D5.00003: Circuit QED: Coupling Superconducting Qubits via a Cavity Bus on a Chip Invited Speaker: Johannes Majer Circuit quantum electrodynamics is a system, which allows us to do new experiments in quantum optics with a superconducting integrated circuit on a chip. In circuit QED, microwave photons are guided and confined by superconducting transmission lines and cavities, and can then be coherently coupled to a transmon qubit. This system leads to much stronger coupling of the ``light'' and ``matter'' than is possible with traditional atomic systems. Making use of that strong coupling it is possible to couple two qubits via the cavity[1]. I will show how one can use the cavity as a coupling bus which provides non-local and non-nearest neighbor coupling. The interaction is mediated by the exchange of virtual rather than real photons, avoiding cavity-induced loss. The same cavity is also used to perform multiplexed control and read-out of the two qubits. The coupling is effectively switchable which allows for time domain transfer of the quantum states between the qubits. [1] Coupling superconducting qubits via a cavity bus, J. Majer, J. M. Chow, J. M. Gambetta, Jens Koch, B. R. Johnson, J. A. Schreier, L. Frunzio, D. I. Schuster, A. A. Houck, A. Wallraff, A. Blais, M. H. Devoret, S. M. Girvin and R. J. Schoelkopf. Nature 449 443 (2007) [Preview Abstract] |
Monday, March 10, 2008 4:18PM - 4:54PM |
D5.00004: Single artificial-atom maser Invited Speaker: Yasunobu Nakamura Masers and lasers usually involve ensemble of atoms to be excited and stimulated for emission. As those atoms are only weakly coupled to the cavity mode, a large number of atoms and strong pumping are needed for lasing in order to overcome the cavity loss and the relaxation of atoms due to spontaneous emission into other modes. However, when the coupling becomes strong even a single atom is enough for lasing, as have been demonstrated with atoms in microwave/optical cavities. We have realized an analogous single artificial-atom maser in a superconducting circuit [1]. Josephson-junction charge qubit is used as an artificial atom with a large dipole. The qubit is coupled to a superconducting Nb coplanar-waveguide resonator at around 10~GHz and with a quality factor of 7600. The coupling strength between the qubit and the resonator is 80 MHz. Population inversion is generated by current injection: A current is injected through a voltage-biased electrode attached to the charge qubit via a highly resistive tunnel junction. In the so-called Josephson-quasiparticle process, the qubit is pumped incoherently to the upper state and emits photon into the cavity. This work is in collaboration with O. Astafiev, K. Inomata, A.O. Niskanen, T. Yamamoto, Yu.\ A. Pashkin, and J.S. Tsai. This work has been supported by RIKEN Frontier Research System and CREST-JST. \par Reference: [1] O. Astafiev {\it et al.}, Nature {\bf 449}, 588 (2007). [Preview Abstract] |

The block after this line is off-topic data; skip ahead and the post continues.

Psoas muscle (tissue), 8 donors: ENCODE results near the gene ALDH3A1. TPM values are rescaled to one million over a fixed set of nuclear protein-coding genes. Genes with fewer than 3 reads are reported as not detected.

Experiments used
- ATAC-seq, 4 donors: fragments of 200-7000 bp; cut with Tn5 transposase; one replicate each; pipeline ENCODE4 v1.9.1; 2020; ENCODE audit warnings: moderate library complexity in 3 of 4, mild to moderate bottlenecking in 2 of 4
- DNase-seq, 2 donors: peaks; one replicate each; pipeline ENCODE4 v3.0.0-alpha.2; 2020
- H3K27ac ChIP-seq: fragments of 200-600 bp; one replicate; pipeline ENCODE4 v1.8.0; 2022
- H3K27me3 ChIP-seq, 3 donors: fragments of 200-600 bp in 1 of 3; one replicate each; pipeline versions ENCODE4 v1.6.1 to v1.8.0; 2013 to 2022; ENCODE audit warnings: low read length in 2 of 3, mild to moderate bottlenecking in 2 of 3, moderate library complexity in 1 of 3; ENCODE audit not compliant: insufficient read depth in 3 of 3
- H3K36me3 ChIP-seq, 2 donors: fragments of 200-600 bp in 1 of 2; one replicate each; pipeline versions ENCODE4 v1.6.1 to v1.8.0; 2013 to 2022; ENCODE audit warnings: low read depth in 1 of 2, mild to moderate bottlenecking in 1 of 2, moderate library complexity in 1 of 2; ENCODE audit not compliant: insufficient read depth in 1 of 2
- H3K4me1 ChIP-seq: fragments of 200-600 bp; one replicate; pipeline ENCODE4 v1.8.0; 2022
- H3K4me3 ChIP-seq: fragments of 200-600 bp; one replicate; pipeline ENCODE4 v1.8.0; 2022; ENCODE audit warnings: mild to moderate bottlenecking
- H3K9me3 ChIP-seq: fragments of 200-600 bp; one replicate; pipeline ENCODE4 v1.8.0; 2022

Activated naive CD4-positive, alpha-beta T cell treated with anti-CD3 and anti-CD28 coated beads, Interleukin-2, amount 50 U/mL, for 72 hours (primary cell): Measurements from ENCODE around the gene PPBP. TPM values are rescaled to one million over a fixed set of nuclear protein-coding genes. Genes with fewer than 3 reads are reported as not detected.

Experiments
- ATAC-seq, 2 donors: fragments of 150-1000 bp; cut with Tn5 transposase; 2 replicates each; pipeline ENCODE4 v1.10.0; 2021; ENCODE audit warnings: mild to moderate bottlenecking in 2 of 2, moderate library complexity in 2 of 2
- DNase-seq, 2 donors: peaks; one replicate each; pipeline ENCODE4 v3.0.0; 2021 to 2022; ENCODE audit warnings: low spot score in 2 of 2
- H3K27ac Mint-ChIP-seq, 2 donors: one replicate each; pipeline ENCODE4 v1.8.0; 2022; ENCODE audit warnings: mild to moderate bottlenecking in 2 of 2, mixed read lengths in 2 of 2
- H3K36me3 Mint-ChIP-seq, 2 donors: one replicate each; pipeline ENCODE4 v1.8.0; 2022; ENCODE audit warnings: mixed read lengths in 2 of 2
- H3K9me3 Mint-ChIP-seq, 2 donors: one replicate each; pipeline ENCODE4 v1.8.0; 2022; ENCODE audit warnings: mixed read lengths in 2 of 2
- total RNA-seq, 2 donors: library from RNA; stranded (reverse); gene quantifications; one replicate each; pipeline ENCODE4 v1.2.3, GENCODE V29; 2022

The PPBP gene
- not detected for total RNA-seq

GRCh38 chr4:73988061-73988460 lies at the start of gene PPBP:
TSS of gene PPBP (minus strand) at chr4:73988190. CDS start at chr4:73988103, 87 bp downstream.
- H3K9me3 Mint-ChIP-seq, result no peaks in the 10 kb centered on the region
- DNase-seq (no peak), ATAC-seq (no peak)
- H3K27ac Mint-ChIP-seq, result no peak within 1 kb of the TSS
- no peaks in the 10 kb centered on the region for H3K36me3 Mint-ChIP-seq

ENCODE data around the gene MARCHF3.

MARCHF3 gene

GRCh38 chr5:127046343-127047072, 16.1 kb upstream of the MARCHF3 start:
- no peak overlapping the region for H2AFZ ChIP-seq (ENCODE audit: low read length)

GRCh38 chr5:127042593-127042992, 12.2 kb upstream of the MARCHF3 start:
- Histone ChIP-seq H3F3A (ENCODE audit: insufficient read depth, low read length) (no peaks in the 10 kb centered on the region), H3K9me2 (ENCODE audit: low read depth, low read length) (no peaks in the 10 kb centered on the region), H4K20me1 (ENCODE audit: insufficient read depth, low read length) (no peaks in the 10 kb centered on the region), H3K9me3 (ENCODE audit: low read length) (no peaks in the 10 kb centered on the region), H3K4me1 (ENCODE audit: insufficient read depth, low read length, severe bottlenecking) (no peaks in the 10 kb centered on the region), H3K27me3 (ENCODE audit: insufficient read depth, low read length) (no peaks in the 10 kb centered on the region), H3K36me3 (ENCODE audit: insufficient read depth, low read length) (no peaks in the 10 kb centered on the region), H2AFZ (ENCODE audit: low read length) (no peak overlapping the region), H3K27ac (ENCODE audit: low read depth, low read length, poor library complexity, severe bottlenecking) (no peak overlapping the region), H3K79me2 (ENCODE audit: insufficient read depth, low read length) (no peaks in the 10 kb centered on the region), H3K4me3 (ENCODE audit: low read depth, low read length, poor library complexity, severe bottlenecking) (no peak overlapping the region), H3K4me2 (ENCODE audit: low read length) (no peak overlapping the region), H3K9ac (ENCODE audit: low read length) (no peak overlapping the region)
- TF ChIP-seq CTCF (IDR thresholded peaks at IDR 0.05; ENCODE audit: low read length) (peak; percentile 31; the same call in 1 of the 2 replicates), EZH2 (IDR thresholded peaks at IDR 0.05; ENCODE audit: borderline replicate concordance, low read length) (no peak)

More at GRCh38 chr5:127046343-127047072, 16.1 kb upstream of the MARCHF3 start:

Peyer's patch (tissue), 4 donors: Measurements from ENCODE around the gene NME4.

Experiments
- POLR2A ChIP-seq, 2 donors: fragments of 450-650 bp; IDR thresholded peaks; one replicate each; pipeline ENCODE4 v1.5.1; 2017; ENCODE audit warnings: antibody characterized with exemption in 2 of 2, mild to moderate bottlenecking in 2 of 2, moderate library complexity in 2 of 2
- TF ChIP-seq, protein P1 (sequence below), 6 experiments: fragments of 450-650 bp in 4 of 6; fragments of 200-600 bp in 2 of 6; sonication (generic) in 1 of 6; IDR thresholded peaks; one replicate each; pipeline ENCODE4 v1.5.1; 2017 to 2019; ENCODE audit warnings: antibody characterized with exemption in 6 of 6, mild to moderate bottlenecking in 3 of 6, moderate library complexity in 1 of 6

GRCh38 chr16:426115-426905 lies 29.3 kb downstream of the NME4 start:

Monday, March 10, 2008 4:54PM - 5:30PM |
D5.00005: Process Tomography of Quantum Memory in a Josephson Phase Qubit Invited Speaker: Matthew Neeley Quantum memory that can protect qubit states against decoherence is an important piece of a scalable quantum computing architecture. Coupling a qubit to a high-Q harmonic oscillator memory element is one example, but many other quantum systems could serve this role. We have used an atomic two-level state (TLS) in the amorphous AlO$_x$ tunnel barrier of a Josephson phase qubit as a prototype quantum memory element. The frequency-tunability of the phase qubit allows us to switch on and off the qubit-TLS coupling and thereby transfer arbitrary qubit states into the TLS, store them for some time and recall them later. We performed quantum process tomography to completely characterize the memory operation and the errors that occur during the state transfer and recall. The overall process fidelity is 78\%. The dominant operator-sum errors are dephasing-like ($\sim$12\%) and relaxation-like ($\sim$9\%), consistent with the measured T$_1$ and T$_2$ of the TLS. [Preview Abstract] |
Follow Us |
Engage
Become an APS Member |
My APS
Renew Membership |
Information for |
About APSThe American Physical Society (APS) is a non-profit membership organization working to advance the knowledge of physics. |
© 2022 American Physical Society
| All rights reserved | Terms of Use
| Contact Us
Headquarters
1 Physics Ellipse, College Park, MD 20740-3844
(301) 209-3200
Editorial Office
1 Research Road, Ridge, NY 11961-2701
(631) 591-4000
Office of Public Affairs
529 14th St NW, Suite 1050, Washington, D.C. 20045-2001
(202) 662-8700